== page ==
Howard Norman's memories of the strange incidents of his life compose his memoir. In 2003, his family rented their house to a poet, who killed her son and then herself in the Normans' home. Norman, his wife and daughter decided to continue living there, giving a certain weight to the title of his memoir, I Hate To Leave This Beautiful Place.
But his book begins in a very different place, with the story of Norman's childhood, a bookmobile and a swan.
"I had a book that was really based on Native American ways of trapping birds, and of course the origin of that would have been for sustenance, to actually eat. But I concocted a bird trap, and I brought it out into Reeds Lake one night," Norman tells NPR's Rachel Martin. A swan "got caught in it and it drowned. ... I think from that point on I really realized that there can be an equation between one's curiosities and what constructs memories, not always in a positive way."
His sparse memoir chronicles other particular events and people, including a downright frightening Inuit shaman whom he met while working as a translator in the Arctic.
On deciding to continue living in a house where a tragedy occurred
"It was very, very clear that there were certain, maybe, platitudes, or proverbs, or so on and so forth that might really give one a sense of instruction, if not possibility. And I think we just did not want someone else's demons to chase us out of a home. Having said that, years later, when we moved, there was definitely an acknowledgment that some kind of weight had been lifted."
On the different kind of grief his family experienced intersecting with the tragedy
"Our neighbor in Vermont, Dave Mamet, ... provided this old Jewish proverb, 'If you're walking down a road and you see a house on fire, a good person does not wish it to be someone else's house.' And the paradox in there to me, Rachel, is that your impulse is to blame or to get rid of something that has created this disequilibrium in your life or in your psyche. But actually, the better thing to do was to simply try to create as coherent a context for it as possible, and properly place your sympathies where you think they belong — in my case, they certainly belonged with that little boy — and not try to figure out the human condition or the failings of people. But just place your sympathies and try to move on."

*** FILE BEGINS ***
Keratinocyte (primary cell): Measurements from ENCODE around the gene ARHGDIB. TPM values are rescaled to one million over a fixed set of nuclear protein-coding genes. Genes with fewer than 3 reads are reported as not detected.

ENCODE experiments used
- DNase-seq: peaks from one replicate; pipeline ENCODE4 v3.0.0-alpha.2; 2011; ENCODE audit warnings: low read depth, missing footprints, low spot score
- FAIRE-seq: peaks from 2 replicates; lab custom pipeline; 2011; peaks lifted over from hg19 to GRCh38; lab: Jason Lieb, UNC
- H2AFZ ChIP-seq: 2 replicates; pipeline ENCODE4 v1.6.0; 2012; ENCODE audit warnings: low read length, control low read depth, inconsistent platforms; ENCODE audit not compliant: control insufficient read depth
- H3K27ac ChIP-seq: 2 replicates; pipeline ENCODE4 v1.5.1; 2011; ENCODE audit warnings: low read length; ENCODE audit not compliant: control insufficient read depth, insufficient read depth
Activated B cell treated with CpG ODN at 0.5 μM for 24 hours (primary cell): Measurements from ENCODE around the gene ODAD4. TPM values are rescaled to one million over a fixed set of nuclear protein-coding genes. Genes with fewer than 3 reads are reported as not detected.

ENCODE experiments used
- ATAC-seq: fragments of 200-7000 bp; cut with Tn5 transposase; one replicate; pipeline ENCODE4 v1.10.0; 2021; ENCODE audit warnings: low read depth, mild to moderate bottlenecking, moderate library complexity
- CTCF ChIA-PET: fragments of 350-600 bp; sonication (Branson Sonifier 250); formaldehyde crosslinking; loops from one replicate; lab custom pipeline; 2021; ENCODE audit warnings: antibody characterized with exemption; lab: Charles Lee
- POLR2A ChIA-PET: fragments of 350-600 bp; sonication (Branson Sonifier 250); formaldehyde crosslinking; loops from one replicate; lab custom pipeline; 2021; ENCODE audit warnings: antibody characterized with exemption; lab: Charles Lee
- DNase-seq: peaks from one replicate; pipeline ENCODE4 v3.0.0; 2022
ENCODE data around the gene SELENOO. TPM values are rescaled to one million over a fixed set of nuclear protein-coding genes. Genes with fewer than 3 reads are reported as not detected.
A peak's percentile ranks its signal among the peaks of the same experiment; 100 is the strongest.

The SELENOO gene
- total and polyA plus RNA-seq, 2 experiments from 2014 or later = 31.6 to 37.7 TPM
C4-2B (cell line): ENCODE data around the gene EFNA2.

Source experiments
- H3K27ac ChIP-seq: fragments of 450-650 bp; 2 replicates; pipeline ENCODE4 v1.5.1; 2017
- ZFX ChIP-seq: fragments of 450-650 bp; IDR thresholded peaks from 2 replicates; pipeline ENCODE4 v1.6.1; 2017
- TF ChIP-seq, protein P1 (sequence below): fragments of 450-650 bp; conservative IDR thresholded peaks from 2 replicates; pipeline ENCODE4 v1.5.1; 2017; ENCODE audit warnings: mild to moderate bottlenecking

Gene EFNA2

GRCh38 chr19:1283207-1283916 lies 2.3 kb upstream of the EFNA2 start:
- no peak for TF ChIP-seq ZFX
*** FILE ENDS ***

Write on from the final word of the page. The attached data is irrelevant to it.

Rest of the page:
Howard Norman has previously written The Bird Artist and What Is Left The Daughter.
Emma Norman /Courtesy Houghton Mifflin Harcourt
On his experience with an Inuit shaman in the Arctic
"I stayed on much later than most people do into the winter, and this Angakoq, or shaman, took a particular dislike toward me, and he was so physically aggressive that it was quite startling, and it was a constant confrontational relationship for a number of weeks. ...
"[He] did not want me there. Would announce him not wanting me there. He had a peculiar, I guess you would say, a kind of coterie of transistor radios that he wore around his neck, that were always playing just static. It was like an orchestration of static. And of course that just resonated very powerfully, because it implies a kind of encoded relationship with the world. You would hear the sound of a radio, but you don't hear the voice, so it implies a sort of secret communication, and those shamans have reputations for being able to communicate with the invisible world, the spirit world. I had no doubt that any of that was true. I didn't have to suspend disbelief."
On being threatened with imprisonment in a snow globe
"You know those snow globes? They still sell them everywhere. And there was a general store in this little village, and they imported a lot of snow globes, it was an incredibly popular item. And of course, there was a whole repertoire of motifs in those snow globes. There were Hawaiian dancers and village life and Christmas scenes, and [the shaman] threatened to place me inside one and drop it through the ice.
"I think it was also a commentary, if you will, on the kind of commodities that would come into those little general stores. I mean, he could have turned me into a broom or a snow shovel, but he chose to imprison me, I suppose you would say, into a snow globe. I got out of there quite fast."
On at least being given a choice for which snow globe he would be banished to
"I thought that was very generous of him. I don't know if he gave everybody a choice ... Did I choose the Hawaiian dancer? And, of course, ... later my daughter was born in Hawaii, I thought maybe there was some connection there."